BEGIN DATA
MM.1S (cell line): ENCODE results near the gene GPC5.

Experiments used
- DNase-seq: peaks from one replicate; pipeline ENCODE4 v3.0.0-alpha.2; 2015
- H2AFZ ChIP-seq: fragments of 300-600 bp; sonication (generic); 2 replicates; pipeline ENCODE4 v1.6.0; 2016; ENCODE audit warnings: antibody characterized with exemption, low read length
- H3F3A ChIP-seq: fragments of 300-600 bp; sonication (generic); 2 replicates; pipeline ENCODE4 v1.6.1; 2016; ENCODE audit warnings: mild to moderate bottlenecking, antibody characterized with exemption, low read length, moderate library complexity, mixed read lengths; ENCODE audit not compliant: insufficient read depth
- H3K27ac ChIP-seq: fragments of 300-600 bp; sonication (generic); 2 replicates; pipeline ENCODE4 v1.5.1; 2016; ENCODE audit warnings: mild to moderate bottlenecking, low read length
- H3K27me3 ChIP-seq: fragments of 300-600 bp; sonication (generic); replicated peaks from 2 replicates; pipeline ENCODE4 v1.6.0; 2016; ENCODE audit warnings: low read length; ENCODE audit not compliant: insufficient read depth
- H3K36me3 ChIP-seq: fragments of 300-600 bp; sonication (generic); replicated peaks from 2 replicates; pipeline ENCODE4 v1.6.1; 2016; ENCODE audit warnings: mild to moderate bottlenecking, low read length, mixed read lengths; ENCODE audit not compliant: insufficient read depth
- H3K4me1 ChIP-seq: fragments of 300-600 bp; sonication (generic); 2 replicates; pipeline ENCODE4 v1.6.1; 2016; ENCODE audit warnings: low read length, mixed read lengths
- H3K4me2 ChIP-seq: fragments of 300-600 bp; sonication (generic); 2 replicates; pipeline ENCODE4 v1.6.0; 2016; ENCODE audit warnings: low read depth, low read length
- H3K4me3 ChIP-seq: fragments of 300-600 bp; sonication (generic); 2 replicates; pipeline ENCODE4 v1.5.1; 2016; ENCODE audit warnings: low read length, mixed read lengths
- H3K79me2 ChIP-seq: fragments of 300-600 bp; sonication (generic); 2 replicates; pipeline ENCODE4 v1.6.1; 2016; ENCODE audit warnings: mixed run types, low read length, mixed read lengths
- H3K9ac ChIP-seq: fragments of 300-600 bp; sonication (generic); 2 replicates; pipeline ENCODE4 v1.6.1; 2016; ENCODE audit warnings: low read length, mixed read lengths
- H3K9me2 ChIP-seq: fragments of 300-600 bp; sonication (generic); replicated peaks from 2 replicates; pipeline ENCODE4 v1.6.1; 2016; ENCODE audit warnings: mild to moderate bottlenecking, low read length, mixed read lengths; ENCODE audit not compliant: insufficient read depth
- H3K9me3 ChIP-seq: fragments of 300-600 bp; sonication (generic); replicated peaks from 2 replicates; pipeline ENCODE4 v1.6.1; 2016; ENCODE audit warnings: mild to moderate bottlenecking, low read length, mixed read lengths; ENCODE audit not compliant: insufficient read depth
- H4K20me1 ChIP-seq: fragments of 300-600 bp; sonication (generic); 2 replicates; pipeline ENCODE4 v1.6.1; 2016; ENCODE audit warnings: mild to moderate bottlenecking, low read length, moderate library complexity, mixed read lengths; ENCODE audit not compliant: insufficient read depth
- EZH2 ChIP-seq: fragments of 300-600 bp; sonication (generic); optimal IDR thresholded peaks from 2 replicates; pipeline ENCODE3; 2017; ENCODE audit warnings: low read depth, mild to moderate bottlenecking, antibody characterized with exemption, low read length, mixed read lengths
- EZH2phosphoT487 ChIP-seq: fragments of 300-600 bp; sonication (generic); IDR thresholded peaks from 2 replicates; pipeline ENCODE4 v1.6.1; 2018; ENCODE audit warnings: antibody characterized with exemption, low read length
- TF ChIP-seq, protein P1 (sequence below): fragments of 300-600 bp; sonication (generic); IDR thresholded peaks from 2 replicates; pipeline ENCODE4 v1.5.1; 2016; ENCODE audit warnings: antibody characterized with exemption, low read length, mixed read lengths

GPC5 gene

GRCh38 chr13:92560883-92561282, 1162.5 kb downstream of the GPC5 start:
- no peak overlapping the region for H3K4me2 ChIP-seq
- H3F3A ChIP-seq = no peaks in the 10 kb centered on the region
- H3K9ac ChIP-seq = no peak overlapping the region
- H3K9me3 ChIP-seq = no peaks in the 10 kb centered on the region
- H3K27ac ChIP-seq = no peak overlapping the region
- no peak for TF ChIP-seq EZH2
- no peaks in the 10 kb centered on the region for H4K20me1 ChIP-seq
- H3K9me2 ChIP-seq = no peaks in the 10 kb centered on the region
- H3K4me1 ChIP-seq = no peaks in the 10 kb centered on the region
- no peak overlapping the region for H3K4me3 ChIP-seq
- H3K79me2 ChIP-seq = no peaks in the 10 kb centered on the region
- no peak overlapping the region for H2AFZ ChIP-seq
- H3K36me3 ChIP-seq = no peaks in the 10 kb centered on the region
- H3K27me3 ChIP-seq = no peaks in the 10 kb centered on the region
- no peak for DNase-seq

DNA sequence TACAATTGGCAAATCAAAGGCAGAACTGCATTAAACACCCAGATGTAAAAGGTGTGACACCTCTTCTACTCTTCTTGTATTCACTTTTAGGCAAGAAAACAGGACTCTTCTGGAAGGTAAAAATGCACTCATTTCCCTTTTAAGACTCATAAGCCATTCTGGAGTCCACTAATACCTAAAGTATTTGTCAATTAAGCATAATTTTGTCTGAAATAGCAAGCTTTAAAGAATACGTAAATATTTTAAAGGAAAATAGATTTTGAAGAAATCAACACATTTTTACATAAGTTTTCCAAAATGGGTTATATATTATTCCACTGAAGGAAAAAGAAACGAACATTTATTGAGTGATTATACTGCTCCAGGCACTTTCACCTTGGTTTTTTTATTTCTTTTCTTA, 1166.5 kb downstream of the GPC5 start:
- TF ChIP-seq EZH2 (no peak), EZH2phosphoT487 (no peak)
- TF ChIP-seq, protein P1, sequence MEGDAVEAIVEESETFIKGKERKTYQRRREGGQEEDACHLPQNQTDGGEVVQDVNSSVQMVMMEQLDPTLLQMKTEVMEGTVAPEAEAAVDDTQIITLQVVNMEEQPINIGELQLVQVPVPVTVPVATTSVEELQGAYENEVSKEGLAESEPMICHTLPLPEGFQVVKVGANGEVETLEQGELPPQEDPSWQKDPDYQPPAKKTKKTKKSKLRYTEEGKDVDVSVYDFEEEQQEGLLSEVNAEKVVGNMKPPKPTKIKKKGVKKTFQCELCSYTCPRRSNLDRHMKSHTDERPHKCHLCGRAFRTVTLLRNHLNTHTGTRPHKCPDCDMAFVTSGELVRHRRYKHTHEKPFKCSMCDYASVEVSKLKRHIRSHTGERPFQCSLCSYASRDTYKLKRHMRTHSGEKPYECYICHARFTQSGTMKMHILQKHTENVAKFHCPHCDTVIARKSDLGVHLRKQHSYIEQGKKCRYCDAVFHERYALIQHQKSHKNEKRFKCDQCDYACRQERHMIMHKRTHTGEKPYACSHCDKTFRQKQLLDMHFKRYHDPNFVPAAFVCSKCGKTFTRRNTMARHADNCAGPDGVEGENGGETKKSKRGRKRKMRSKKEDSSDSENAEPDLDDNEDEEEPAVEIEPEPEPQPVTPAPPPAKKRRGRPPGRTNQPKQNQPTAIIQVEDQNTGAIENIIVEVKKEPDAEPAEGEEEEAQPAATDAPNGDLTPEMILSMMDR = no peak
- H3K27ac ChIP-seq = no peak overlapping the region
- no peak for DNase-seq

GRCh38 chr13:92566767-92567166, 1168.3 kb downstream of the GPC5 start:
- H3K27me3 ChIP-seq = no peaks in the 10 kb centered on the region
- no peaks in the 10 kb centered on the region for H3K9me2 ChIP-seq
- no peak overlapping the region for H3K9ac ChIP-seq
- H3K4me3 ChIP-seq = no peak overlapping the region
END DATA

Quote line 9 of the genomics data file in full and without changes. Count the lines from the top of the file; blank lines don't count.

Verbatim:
- H3K4me1 ChIP-seq: fragments of 300-600 bp; sonication (generic); 2 replicates; pipeline ENCODE4 v1.6.1; 2016; ENCODE audit warnings: low read length, mixed read lengths